WFIT Features


By 1811, Beethoven's hearing had deteriorated to the point that he could no longer play with an ensemble.

He was an angry man, and who can blame him?

Even though he knew he would never perform his Piano Concerto No. 5, he wrote it as if for himself, channelling his rage into a withering piano part in this, his final piece in that form.

Igor Stravinsky
Erich Auerbach / Getty Images

This week's featured work, Petrouchka, is Igor Stravinsky's ballet score for a fantastic and tragic tale of three puppets brought to life by a charlatan puppeteer on Shrove Tuesday, the pre-lenten day of festivities also known as Mardi Gras.

And our series of the Beethoven Piano Concerti continues  with Number Four, once again featuring Vladimir Ashkenazy conducting from the keyboard.

This week we arrive at the mid-point in our series of the five Beethoven piano concerti. With his dramatic third concerto, Beethoven gives us some of the first inklings of where he was about to take orchestral music: a place from which it would never return to the high Classical style  that had come before.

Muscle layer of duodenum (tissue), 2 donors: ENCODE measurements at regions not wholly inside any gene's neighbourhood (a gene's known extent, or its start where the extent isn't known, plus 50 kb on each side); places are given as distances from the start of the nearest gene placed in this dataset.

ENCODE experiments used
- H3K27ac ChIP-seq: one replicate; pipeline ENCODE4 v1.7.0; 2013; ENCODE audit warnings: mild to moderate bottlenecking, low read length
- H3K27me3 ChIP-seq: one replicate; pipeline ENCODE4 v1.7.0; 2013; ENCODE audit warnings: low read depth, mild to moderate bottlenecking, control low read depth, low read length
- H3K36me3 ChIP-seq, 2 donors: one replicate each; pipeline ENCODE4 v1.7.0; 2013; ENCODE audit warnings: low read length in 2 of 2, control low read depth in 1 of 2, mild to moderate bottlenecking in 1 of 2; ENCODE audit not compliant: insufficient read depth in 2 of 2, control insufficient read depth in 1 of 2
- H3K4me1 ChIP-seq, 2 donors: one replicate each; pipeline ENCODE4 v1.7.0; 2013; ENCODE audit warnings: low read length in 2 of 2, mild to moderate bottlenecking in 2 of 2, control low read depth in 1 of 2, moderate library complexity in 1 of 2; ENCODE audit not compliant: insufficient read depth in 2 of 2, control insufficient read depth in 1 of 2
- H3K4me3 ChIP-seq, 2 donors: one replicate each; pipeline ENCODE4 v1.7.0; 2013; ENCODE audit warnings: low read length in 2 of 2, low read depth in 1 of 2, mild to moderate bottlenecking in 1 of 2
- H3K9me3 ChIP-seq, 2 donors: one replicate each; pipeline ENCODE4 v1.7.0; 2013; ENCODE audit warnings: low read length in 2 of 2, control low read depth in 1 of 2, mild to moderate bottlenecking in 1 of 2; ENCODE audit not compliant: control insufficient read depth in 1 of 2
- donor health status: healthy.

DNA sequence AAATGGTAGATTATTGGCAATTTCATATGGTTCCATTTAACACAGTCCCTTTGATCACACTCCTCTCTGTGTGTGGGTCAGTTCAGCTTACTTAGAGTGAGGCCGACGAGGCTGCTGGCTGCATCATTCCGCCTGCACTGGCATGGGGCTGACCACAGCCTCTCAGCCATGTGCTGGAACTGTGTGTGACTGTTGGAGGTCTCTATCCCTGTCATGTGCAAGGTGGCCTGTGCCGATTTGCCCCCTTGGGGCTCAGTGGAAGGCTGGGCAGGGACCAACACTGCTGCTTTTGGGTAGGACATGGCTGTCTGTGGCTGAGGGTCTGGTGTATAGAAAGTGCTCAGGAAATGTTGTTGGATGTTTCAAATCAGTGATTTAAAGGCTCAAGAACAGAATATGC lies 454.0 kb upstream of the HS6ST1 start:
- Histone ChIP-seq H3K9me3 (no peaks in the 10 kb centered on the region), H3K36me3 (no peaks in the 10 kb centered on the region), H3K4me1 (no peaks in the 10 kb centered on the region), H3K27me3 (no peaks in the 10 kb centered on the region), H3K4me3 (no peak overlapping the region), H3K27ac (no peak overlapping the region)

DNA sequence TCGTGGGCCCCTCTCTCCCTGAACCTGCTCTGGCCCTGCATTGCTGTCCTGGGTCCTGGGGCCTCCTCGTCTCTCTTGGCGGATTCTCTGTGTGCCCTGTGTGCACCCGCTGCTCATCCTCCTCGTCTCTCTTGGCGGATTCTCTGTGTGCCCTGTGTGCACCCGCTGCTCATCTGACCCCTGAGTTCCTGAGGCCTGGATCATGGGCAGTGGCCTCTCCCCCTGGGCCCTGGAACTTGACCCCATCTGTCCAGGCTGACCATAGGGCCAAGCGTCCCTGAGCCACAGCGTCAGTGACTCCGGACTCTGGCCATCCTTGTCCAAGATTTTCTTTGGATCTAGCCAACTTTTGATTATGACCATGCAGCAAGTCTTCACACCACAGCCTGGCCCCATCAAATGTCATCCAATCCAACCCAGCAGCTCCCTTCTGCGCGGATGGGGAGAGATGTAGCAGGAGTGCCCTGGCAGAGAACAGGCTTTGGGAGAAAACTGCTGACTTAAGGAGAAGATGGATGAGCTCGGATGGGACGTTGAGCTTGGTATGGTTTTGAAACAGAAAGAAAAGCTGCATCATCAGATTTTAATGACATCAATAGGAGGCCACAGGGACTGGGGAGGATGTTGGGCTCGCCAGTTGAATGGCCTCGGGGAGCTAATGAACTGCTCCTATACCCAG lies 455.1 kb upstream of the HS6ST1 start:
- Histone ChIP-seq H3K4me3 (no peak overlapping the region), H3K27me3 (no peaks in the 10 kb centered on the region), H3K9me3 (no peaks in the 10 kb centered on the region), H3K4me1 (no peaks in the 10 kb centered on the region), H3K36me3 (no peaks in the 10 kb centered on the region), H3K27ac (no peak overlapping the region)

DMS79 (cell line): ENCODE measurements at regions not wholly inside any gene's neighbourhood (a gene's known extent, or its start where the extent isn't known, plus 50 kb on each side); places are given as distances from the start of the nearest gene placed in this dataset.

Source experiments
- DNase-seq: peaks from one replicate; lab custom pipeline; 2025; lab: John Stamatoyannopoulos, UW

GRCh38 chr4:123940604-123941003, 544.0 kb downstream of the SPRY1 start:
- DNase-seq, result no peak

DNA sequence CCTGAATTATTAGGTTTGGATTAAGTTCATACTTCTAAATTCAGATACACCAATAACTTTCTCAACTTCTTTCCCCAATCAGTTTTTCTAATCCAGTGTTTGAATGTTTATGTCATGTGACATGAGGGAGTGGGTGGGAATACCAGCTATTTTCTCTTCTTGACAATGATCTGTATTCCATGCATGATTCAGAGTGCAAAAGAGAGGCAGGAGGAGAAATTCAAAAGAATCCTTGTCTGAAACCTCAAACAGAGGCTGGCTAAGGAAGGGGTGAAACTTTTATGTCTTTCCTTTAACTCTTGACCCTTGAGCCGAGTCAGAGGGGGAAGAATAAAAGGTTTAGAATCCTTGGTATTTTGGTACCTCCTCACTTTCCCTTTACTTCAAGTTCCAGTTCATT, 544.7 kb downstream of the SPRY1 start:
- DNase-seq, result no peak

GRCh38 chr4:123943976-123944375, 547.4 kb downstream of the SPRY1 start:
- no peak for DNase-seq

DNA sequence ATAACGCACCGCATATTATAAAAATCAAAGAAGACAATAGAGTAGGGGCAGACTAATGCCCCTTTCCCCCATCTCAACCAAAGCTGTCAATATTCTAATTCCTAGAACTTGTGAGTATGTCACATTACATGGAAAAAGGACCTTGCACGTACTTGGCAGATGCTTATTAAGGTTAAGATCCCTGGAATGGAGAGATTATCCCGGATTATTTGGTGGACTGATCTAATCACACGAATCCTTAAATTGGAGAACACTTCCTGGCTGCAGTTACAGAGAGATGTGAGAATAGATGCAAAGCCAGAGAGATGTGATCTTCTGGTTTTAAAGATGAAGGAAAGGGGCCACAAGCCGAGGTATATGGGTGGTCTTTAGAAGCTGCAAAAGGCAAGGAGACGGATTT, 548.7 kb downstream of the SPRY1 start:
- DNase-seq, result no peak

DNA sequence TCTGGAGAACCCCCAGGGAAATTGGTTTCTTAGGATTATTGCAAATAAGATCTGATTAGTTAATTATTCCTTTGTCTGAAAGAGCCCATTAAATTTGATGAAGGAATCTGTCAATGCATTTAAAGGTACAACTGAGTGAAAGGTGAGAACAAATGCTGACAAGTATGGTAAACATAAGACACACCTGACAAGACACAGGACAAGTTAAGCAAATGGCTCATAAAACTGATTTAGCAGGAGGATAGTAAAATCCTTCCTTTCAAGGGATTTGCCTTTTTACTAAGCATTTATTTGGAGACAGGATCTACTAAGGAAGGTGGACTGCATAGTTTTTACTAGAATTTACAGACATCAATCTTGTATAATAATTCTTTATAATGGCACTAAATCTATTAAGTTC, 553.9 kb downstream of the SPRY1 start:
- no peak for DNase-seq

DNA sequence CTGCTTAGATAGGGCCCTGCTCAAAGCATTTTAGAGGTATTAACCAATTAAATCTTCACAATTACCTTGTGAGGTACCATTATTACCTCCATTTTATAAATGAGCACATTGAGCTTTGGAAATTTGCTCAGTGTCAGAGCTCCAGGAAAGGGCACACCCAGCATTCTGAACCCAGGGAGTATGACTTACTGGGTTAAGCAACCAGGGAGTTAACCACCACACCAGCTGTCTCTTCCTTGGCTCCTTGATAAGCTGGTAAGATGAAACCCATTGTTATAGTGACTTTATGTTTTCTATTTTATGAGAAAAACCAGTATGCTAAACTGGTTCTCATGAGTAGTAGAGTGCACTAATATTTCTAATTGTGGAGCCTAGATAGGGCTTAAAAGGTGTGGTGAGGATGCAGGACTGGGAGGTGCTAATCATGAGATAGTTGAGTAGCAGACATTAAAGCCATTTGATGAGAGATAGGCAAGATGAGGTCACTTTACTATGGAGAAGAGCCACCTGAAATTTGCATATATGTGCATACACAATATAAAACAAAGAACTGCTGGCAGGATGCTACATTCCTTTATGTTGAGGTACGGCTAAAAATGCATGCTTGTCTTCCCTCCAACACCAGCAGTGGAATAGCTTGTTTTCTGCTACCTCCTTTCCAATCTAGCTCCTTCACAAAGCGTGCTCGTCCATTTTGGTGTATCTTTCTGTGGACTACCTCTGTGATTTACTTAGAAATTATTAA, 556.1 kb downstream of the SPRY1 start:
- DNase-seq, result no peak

We'll look at some 20th- and 21st-century American music this week. Can it tell us where music is headed in our century? No, you need a crystal ball for that.

Similarly, at the cusp of the 19th century, no one could have predicted where music was going. But something was about to happen, and Beethoven's second piano concerto was a harbinger of what was to come.

Musical evolution then and now: we know what happened then, maybe we'll catch some hints at what's about to happen now.

Beethoven arrived in Vienna determined to take the big city by storm, and with his first piano concerto, he was well on his way. By the time of his fifth concerto, his world was falling apart . Listen to the process as we begin a five-week series of the piano concerti this week with Vladimir Ashkenazy as both soloist and conductor with the Cleveland Orchestra.